If like me, you are an avid collector of MIDI controllers, then you will agree that we are spoilt for choice with the selection that is available. So much so in fact that it is hard to keep track of new controllers and what exactly they are capable of. However, the news that Source Audio were soon to release the Hot Hand USB MIDI controller into the marketplace definitely caught the eye. Why, I hear you ask. Well the Hot Hand USB is not your run-of-the-mill MIDI controller. It is in fact a wearable ring with three axis motion detection that transmits wirelessly to a USB receiver in your computer.
Renowned for designing digital bass and guitar effects, Source Audio had originally intended the Hot Hand USB to be a guitar effects controller compatible only with their own range of effects pedals. However, not only did they decide to make the Hot Hand compatible with third-party effects units, they also found a way of converting these motion signals into MIDI messages granting the user the ability to map each signal or axis (X, Y and Z) to any parameter in their DAW. In simple terms, the HH can control three different effects inside your DAW by being moved up and down, left and right and in and out. So is controlling your DAW just by moving your hand around really as exciting as it sounds. Let's find out.
From testing the HH with Ableton and Traktor, it is fair to say that setup couldn't be more straightforward. Once you have fully charged the device using the included power supply, simply plug the USB into your computer and it is immediately recognized as a MIDI device, no drivers required. In Ableton, for example, open up the MIDI tab in the preference menu and select '˜Source Audio Hot Hand USB' in both the Input and Output menus. Then turn on Track, Sync and Remote in the input and output MIDI ports and you should see the MIDI Track In Indicator light turn on. Set up in Traktor is equally trouble free. Like any other third-party MIDI controller, select the Controller Manager tab from the Preferences menu and choose Generic MIDI as the device in the Device Setup pane. Choose '˜Source Audio Hot Hand USB' in both the In and Out ports and from the Add In menu select the parameters you would like the HH to control.
Before you start to map these parameters, it is advisable to download the Hot Hand USB Software Editor to make the process a lot easier. At first glance, the interface seems quite complex but after a few minutes it comes apparent what function each control and settings have. On the left-hand side of the screen is the Axis Modules, which gives a visual indication of how each axis is responding to the movement of the ring. To the right of the Axis Modules are six Processor Modules that can customize and tweak each axis until the user gets the desired response from the HH. Here, the Depth control is used to increase/decrease the signal range whereas the Smooth knob can filter out the amount of '˜jittery' motion for those of us who aren't blessed with a steady hand. Pressing the Center button will detect the current level of the range and set that as the center position. This button should be clicked when you have your hand in the starting position for your performance.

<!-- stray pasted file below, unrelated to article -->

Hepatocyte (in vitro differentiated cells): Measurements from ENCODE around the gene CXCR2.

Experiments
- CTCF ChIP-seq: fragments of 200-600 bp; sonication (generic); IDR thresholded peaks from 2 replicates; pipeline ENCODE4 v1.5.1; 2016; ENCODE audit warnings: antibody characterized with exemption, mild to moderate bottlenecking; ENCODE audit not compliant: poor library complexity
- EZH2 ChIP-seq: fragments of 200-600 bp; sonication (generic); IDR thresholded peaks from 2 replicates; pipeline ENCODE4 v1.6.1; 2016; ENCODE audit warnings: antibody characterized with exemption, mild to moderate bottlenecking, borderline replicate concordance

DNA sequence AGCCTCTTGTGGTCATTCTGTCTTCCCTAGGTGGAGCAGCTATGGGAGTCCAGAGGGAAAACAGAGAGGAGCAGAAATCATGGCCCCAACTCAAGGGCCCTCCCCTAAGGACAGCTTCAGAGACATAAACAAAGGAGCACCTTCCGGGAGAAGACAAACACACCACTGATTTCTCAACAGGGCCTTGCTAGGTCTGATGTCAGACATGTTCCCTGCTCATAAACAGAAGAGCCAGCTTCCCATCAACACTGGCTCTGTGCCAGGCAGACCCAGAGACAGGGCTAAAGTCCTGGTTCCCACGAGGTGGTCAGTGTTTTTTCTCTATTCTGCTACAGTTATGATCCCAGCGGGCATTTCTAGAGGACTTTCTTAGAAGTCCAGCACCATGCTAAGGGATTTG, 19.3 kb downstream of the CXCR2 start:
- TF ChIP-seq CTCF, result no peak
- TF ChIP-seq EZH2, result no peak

On the right of the interface are the MIDI modules that output the data from your chosen Processor Modules. You can also select what MIDI message, mode, controller number and values each axis transmits. Furthermore, you can solo and mute each MIDI Module to make mapping parameters a breeze. For example in Ableton, enter mapping mode and select the relevant parameter. So as not to confuse Live when mapping, solo the MIDI 1 Module by clicking the S button in its top right corner. Then, start to move your hand up and down while keeping your wrist in the same position. You should now see that Live has recognized the movement and the parameter is now mapped to Controller number 7 (default setting). To map the Y axis to another parameter repeat this step with MIDI Module 2 except this time move your hand from left to right. In Traktor, you can manually input the Channel and Controller number for each parameter or click '˜Learn' to allow Traktor to detect the mapping automatically based on your hand movements.
While playing around with various mapping and settings, I was quick to notice the potential for limitless fun. For example, the motion sensors on the ring are an ideal way of controlling the LFO rate and Cutoff frequency on a wobble bass (with a bit of tweaking to the max and min values of course). Not only does adjusting these parameters with your hand work very well visually during a performance, they also allow for some overlap between each axis, which will occur unless you're the finest gunslinger in the West.
Some might argue that parameter control is extremely limited with the HH, ie. only three axes, but this can be got around with a little creativity. For instance you could map a separate knob to a chain selector in an Ableton FX rack and then use that knob to switch between several banks, each of which the Hot Hand is set up to control. I was also very impressed with how responsive the ring was and how accurately it responded to my hand movements. A few adjustments in the editor quickly fixed any uneven response there may have been. Source Audio's claim that the HH is capable of transmitting over one hundred feet was also put to the test and passed with flying colors. Good news if you're one of those performers who likes to run around the stage or even venture into the audience.
Watch a video of DJ Encanti demoing the Hot Hand:
The Hot Hand USB is much more than just a novelty. It works very well in practice and has the potential to be very useful in a live performance. It obviously won't replace your current setup, but it will be a very nice addition to it, particularly if you are keen to wow your audience with some wireless gesture music control. The Hot Hand USB is now shipping with a $149 price tag.